Novel approaches to cancer treatment encoded within non-coding RNA

A hallmark of all living organisms is the presence of genetic material within each cell; this material is invariantly composed of a specific class of biological molecules known as the nucleic acids. While the more familiar variety of these nucleic acids – DNA – is effectively a household term, its sister class of nucleic acids – known as RNA – is far less renowned in non-scientific circles. Nevertheless, the study of RNA has experienced a period of rapid growth during the 21st century, ushered in by advances in biotechnology that has rendered them more amenable to study. This has led to the discovery of previously unknown varieties of RNA with structures and functions entirely distinct from those of the traditionally known RNA types (such as messenger RNA, or “mRNA”). One recent example is a class of RNAs now entitled Long Non-Coding RNAs (lncRNAs) – “non-coding” signifying that these RNAs do not code for the genetic information needed to produce a protein product (like mRNAs do).

Unfortunately, the purpose of lncRNAs remains incompletely understood. This is partly due to their novelty as the subject of scientific inquiry, but also because they perform a large and highly complex list of functions in the cell. Notwithstanding several exceptions, the functions of all lncRNAs can collectively be grouped together under the broad designation of gene expression regulators. Within this framework, lncRNAs have proven themselves to be highly resourceful in how they go about accomplishing their purpose, which often involves regulating other regulators rather than directly altering gene expression of their own accord. Importantly, their crucial role in maintaining normal gene expression has raised concern over whether they may contribute to human disease – specifically cancer, given that the molecular origins of the cancer development process are highly genetic in nature. Not surprisingly then, there is a now wealth of evidence linking lncRNA malfunction with the development of a multitude of different malignancies. As with protein coding RNAs, there are lncRNAs that appear to enhance cancer initiation and progression, as well as those that suppress it. Fortunately, the growing awareness of these regulators has presented medical science with a new and untapped avenue for treating cancer, where therapeutics designed to restore lncRNA homeostasis might yield significant clinical benefit in patients with cancers harboring dysfunctional lncRNAs. They may additionally be used to assess and better understand the specific molecular features of a particular patient’s tumor (which generally are unique and distinctive from patient to patient), and also to enhance the sensitivity of cancer diagnostics.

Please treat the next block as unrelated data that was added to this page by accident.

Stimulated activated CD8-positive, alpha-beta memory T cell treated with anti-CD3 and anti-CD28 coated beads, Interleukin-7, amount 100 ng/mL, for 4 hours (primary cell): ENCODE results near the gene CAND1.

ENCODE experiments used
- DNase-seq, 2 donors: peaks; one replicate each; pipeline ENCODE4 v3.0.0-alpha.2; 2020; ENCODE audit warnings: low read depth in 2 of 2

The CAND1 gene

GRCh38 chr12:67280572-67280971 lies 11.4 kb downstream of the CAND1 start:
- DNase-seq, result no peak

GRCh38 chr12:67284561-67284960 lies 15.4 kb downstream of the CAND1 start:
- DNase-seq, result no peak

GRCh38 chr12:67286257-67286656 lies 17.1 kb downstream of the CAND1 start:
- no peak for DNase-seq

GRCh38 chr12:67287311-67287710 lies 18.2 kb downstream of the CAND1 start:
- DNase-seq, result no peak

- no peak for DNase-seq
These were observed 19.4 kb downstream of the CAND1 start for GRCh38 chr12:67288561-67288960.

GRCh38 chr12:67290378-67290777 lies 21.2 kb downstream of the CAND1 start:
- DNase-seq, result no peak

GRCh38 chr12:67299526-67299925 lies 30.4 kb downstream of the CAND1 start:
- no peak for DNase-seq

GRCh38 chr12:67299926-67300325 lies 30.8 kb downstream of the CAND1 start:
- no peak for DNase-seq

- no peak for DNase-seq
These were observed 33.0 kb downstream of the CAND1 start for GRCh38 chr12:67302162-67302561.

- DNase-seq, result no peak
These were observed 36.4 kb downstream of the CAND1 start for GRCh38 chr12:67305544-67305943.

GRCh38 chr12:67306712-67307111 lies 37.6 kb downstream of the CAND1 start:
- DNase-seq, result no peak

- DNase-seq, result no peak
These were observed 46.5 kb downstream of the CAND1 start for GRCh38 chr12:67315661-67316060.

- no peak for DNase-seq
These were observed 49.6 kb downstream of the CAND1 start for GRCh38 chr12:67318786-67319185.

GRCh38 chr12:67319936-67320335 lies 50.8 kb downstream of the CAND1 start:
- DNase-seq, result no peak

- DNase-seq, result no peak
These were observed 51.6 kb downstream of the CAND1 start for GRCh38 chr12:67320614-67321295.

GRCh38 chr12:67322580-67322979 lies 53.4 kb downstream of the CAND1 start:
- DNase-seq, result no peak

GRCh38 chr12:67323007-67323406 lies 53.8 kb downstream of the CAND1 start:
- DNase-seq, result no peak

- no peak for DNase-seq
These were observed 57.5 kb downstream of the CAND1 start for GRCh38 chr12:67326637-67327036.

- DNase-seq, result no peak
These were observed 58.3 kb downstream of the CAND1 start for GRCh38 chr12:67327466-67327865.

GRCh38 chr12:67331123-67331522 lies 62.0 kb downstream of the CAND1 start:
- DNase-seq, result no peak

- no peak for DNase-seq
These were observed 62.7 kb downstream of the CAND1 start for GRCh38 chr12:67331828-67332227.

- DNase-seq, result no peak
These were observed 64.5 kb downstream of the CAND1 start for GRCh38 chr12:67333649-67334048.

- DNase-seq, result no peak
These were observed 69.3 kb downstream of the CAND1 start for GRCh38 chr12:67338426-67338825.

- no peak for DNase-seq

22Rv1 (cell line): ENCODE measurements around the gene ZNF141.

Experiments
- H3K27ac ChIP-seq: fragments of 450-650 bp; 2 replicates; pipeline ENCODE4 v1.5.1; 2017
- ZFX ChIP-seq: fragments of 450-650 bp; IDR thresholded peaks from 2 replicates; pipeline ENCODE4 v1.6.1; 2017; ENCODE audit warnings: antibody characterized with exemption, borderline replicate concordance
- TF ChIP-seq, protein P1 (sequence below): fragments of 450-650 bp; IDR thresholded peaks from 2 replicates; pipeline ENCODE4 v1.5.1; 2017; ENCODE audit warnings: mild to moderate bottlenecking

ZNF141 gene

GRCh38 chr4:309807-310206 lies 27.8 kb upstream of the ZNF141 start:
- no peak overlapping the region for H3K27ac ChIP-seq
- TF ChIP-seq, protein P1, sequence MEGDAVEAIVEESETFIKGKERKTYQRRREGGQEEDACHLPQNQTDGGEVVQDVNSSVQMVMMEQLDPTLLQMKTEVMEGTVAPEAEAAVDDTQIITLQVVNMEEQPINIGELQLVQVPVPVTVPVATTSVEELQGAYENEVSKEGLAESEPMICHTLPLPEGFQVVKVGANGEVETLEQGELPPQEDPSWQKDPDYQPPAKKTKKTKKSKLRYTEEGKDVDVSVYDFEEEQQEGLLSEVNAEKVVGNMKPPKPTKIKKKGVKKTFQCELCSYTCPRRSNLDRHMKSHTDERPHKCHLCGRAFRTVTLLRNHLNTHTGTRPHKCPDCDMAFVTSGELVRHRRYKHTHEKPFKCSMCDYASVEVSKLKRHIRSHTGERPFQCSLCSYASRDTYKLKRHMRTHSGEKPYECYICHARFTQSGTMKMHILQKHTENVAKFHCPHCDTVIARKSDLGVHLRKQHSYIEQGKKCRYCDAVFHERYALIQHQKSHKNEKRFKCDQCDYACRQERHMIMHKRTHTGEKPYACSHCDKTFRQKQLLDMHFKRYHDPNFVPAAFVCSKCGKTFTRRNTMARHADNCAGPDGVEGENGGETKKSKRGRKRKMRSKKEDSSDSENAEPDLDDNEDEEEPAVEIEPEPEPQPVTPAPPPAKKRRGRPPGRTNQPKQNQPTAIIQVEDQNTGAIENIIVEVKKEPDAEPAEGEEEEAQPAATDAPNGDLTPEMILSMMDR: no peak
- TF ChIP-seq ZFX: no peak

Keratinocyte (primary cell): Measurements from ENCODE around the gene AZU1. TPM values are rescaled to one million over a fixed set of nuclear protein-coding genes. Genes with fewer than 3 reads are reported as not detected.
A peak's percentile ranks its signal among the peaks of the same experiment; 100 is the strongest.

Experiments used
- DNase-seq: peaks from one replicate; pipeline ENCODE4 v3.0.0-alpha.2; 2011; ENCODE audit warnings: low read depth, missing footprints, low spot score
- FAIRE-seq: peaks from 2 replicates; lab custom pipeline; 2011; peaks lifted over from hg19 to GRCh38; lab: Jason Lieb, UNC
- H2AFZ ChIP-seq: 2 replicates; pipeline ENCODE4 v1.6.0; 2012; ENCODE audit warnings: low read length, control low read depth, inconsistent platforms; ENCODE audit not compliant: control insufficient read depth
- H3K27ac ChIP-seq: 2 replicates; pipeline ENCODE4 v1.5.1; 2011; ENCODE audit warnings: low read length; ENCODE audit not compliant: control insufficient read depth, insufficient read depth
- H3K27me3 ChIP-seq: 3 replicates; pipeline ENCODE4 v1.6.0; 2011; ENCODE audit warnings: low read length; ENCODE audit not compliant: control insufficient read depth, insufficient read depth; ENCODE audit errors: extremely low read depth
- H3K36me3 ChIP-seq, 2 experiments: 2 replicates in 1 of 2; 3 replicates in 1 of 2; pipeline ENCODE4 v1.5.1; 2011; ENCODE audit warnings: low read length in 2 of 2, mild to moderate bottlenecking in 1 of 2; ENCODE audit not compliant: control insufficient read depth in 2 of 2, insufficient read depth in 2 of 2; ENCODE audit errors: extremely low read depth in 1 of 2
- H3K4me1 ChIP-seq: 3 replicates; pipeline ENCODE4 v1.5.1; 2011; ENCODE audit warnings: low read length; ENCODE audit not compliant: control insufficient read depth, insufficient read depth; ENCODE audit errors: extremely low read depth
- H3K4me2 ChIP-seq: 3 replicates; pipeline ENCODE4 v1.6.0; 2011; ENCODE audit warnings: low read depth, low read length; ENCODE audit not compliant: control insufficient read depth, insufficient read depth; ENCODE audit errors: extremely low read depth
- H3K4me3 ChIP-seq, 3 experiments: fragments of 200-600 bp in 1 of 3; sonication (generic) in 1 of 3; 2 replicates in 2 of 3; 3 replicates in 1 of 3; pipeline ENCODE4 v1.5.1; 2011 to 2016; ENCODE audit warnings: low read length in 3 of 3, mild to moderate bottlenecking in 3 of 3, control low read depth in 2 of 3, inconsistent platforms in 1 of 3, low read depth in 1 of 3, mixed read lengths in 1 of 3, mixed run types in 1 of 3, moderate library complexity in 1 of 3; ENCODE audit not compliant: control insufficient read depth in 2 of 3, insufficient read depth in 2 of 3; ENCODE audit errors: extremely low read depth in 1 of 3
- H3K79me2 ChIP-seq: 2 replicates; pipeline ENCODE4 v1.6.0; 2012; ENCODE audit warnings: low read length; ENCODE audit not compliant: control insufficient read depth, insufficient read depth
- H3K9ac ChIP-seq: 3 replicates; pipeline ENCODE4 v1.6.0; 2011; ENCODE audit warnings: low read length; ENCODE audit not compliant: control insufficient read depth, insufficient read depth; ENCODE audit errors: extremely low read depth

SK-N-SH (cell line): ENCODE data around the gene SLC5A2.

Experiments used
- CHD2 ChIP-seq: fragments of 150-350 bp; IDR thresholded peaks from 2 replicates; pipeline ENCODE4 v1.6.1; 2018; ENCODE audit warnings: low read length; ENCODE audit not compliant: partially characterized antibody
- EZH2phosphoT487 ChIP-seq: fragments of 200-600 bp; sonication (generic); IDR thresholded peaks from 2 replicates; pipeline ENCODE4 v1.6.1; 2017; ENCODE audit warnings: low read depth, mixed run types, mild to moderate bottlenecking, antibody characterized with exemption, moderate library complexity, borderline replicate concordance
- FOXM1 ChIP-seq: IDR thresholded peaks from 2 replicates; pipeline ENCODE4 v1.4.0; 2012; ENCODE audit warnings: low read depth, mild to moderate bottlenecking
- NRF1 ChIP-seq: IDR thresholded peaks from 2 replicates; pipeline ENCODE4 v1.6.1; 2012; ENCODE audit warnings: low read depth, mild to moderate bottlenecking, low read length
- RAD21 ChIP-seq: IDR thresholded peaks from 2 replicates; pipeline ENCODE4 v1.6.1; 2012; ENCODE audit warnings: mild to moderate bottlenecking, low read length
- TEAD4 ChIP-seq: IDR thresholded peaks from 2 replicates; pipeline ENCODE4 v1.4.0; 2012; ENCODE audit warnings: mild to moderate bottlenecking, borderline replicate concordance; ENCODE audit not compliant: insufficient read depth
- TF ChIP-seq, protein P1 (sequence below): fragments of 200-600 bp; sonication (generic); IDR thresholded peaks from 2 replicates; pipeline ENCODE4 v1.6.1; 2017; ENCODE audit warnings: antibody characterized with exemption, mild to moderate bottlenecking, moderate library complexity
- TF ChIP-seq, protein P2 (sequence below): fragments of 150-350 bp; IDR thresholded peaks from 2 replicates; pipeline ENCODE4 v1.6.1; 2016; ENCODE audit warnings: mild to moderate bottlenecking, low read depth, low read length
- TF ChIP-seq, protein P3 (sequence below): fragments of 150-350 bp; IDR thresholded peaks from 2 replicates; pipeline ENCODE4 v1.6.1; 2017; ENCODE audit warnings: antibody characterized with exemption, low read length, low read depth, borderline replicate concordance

Their potential to improve detection strategies makes them especially attractive in the case of cancers that are highly responsive to early-stage treatment. Prostate carcinoma is a poignant example of this, primarily because of the shear prevalence of this disease in men, among whom it represents the most commonly occurring (non-skin) malignancy. Given the significant improvement in outcomes which early diagnosis and treatment confers in prostate cancer patients, any biomarkers which can enhance early detection would provide significant clinical benefit to this population. Although much remains uncertain about the precise function of them, lncRNAs nonetheless are poised to play a key role in the future of cancer management, where personalized, genomic approaches to therapy will be increasingly utilized in management of the patient.

Steven Eastlack and Suresh Alahari
Department of Biochemistry, LSUHSC School of Medicine
New Orleans, USA



Role of Long Noncoding RNAs in Neoplasia: Special Emphasis on Prostate Cancer.
Alahari SV, Eastlack SC, Alahari SK.
Int Rev Cell Mol Biol. 2016


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